Welcome! It's wonderful to see you here!

I'm a passionate writer - and therefore spend most of my time writing thriller novels. But I also live an interesting life in the nations. This blog is here for that aspect of my life - our life - I live with my wonderful wife and two daughters.

I believe in encouragement. I live for obedience. I believe in learning from our experiences, and this blog exists for both of those, and more.

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I was part of the leadership team in St Petersburg, Russia - which planted Hope Church in 2009.(www.hopechurchstpetersburg.com).
In March 2012 Hope Church sent my family to plant into Tallinn, the Capital of Estonia. I therefore lead this small but growing church plant team. Here is the website for Hope Tallinn (www.hopetallinn.ee)

For details on our journey here, read the series called Adventures of Faith which is linked for you on the right hand column, just below. That details our original journey to Russia and then onto Tallinn 4 years later.

Author for fiction novels - Cherry Picking (2012), The Last Prophet (2015), The Tablet (2015) and The Shadow Man (2016) are available on all major bookselling sites. Please visit: www.timheathbooks.com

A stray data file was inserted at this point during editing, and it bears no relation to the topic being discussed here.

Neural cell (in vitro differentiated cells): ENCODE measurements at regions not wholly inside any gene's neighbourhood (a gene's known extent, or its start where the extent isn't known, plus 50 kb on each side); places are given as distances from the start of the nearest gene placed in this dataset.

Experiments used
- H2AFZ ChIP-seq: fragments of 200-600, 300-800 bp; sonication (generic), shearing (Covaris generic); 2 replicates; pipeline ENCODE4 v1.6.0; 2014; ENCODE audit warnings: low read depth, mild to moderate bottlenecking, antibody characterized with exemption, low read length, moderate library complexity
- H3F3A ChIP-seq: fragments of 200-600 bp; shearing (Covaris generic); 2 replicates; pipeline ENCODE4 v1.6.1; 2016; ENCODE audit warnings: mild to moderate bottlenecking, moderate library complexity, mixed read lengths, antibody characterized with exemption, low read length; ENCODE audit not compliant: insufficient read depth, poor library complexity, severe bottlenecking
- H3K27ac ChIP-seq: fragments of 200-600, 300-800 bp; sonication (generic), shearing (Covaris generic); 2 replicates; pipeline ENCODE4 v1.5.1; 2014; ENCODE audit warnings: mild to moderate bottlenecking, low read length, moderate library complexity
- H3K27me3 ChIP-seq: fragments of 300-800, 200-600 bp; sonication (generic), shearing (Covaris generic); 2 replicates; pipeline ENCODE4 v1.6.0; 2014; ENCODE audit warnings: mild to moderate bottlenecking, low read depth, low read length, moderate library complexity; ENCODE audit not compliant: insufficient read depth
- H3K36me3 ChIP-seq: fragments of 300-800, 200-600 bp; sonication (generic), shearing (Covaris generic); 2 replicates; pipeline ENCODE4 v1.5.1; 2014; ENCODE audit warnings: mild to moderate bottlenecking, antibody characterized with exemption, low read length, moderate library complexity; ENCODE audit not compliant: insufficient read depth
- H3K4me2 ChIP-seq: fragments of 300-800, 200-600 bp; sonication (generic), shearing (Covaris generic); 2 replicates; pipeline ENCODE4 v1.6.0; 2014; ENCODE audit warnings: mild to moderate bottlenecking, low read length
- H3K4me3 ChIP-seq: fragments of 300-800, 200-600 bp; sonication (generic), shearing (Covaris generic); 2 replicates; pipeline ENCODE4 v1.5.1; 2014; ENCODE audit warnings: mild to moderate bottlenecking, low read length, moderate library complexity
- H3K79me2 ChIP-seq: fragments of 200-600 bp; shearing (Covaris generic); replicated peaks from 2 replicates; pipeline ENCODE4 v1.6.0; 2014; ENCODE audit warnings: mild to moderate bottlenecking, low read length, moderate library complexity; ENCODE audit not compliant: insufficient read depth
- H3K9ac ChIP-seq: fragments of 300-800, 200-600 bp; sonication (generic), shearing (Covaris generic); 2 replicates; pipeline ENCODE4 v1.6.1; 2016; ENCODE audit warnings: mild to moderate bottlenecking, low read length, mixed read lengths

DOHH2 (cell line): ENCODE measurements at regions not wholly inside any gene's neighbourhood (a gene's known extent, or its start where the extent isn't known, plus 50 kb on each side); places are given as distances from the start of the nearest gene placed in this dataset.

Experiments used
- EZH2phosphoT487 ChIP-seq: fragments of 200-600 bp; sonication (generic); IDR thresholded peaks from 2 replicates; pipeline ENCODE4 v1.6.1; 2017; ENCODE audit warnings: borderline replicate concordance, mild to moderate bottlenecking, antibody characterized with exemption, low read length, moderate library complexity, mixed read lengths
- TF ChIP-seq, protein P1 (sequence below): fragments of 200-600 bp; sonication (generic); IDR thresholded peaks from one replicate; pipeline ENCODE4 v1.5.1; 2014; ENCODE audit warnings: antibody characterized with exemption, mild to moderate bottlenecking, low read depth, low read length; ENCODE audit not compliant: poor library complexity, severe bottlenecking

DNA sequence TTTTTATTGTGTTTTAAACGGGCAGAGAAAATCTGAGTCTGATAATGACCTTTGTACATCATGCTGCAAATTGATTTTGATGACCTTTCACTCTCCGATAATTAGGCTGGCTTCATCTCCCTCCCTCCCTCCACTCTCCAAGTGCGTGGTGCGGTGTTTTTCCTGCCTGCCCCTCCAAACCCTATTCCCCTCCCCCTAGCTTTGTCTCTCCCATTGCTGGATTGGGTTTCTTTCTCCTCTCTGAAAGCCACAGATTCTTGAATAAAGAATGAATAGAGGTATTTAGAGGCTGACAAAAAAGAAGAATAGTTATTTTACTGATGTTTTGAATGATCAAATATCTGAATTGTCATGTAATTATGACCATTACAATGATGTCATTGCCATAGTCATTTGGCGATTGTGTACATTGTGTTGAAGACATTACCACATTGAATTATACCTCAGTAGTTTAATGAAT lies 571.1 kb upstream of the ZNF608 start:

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Thursday, March 29, 2012

BNG - 17

What's special about this photo, taken from our flat, was that back in January 2011, when we had just arrived here on holiday from St Petersburg, with no personal idea yet that we'd be moving to Tallinn, we traveled down Tartu Mnt, the street we now live on, on our way to the hotel we were staying in back then.  And being dark (it was wintertime!) I distinctly remember passing these shops and offices, the orange, red, green and white signs lit up from behind to shine out into the night.  After the airport, it was certainly my first memory of Tallinn.  And now, 14 months on from then, we live in a flat directly opposite these same shops and offices as residents of Estonia.  So I guess you just never know what impressions from the past are going to be relevant to your present!